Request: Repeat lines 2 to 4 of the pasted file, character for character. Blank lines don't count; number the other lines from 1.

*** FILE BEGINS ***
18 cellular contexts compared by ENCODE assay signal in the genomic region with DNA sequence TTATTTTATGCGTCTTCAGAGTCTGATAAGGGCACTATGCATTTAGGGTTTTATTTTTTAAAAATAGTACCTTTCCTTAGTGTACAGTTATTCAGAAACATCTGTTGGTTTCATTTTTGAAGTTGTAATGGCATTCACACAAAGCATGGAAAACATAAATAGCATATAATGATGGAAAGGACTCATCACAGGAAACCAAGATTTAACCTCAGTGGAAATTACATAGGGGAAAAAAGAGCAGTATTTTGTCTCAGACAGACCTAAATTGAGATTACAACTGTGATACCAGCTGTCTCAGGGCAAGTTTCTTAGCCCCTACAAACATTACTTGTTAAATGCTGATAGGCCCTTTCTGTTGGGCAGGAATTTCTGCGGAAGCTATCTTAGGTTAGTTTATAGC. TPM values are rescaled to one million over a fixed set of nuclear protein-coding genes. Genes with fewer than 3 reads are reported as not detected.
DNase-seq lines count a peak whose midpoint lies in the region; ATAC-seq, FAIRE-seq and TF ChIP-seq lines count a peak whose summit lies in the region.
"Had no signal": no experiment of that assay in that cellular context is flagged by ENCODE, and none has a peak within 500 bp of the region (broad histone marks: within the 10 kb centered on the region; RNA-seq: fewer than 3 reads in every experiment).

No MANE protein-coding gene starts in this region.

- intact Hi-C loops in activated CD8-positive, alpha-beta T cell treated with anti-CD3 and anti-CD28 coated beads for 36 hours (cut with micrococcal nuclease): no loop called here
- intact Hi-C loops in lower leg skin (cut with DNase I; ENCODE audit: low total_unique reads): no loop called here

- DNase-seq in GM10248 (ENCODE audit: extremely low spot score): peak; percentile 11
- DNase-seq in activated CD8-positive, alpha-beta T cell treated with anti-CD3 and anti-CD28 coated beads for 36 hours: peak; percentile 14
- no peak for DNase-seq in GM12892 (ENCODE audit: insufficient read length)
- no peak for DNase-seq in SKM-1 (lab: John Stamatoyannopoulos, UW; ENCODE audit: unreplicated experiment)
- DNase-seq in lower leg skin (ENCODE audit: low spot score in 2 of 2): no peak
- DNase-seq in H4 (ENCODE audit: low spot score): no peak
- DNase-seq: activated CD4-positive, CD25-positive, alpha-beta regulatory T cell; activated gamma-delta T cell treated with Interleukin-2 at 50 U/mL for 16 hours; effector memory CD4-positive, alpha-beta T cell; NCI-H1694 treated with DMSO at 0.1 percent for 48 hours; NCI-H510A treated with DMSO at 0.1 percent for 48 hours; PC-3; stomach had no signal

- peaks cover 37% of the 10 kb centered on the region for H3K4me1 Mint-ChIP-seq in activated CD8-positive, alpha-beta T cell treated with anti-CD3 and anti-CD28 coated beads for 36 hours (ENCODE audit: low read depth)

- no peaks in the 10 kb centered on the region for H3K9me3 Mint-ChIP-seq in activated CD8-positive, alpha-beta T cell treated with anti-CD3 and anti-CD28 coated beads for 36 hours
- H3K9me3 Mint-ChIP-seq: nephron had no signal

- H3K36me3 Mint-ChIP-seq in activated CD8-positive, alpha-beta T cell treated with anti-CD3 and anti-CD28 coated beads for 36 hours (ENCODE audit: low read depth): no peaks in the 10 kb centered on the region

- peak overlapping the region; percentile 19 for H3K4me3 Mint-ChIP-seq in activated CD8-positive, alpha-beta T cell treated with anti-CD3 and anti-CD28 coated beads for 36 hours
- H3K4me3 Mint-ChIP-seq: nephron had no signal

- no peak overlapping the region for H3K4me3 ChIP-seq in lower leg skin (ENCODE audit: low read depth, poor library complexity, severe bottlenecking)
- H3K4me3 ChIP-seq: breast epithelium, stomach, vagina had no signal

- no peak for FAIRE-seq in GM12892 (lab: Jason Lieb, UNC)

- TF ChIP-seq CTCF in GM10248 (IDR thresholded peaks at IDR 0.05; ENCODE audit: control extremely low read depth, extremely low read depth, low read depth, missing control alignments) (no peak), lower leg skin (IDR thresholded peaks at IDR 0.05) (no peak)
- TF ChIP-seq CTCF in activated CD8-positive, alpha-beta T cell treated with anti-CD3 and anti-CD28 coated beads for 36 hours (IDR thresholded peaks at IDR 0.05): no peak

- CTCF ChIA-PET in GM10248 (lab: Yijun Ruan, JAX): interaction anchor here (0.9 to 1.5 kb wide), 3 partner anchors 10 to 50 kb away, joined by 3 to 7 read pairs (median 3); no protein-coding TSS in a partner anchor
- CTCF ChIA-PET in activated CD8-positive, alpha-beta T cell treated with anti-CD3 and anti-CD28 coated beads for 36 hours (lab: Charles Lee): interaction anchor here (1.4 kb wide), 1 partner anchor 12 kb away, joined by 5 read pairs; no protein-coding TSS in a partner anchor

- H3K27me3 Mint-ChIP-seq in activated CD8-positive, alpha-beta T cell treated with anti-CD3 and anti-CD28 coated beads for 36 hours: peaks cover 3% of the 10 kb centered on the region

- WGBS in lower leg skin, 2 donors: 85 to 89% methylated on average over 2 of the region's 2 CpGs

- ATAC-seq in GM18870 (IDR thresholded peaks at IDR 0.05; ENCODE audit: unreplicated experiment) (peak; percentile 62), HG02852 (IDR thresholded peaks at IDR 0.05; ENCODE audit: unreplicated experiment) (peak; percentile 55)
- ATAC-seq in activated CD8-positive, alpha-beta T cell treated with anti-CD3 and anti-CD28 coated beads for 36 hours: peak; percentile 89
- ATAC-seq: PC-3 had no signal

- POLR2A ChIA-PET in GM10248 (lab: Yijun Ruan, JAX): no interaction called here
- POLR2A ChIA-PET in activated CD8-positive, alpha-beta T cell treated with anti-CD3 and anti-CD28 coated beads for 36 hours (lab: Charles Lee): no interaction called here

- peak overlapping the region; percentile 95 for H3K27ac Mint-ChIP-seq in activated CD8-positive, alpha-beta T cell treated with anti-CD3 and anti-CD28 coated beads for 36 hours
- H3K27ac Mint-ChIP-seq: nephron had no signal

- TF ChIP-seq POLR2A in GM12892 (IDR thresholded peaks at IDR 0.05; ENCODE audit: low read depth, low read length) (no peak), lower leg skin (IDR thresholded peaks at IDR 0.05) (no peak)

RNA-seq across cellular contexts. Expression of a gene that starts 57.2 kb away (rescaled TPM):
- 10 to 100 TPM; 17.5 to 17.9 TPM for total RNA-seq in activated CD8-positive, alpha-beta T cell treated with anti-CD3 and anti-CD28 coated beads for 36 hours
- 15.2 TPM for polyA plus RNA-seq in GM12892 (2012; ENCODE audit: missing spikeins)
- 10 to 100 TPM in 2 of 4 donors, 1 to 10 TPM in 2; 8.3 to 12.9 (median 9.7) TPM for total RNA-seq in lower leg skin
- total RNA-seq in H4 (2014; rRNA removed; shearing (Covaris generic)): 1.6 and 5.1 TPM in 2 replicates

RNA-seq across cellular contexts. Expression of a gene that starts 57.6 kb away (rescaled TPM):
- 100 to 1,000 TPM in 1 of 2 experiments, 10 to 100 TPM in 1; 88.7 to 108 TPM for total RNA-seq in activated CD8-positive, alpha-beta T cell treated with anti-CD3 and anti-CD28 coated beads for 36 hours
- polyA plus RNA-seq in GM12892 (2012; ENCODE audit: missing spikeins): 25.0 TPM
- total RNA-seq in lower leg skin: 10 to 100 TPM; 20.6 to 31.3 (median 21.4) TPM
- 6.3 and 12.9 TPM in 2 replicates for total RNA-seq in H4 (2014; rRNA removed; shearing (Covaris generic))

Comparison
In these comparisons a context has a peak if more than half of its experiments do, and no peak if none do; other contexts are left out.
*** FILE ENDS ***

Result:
DNase-seq lines count a peak whose midpoint lies in the region; ATAC-seq, FAIRE-seq and TF ChIP-seq lines count a peak whose summit lies in the region.
"Had no signal": no experiment of that assay in that cellular context is flagged by ENCODE, and none has a peak within 500 bp of the region (broad histone marks: within the 10 kb centered on the region; RNA-seq: fewer than 3 reads in every experiment).

No MANE protein-coding gene starts in this region.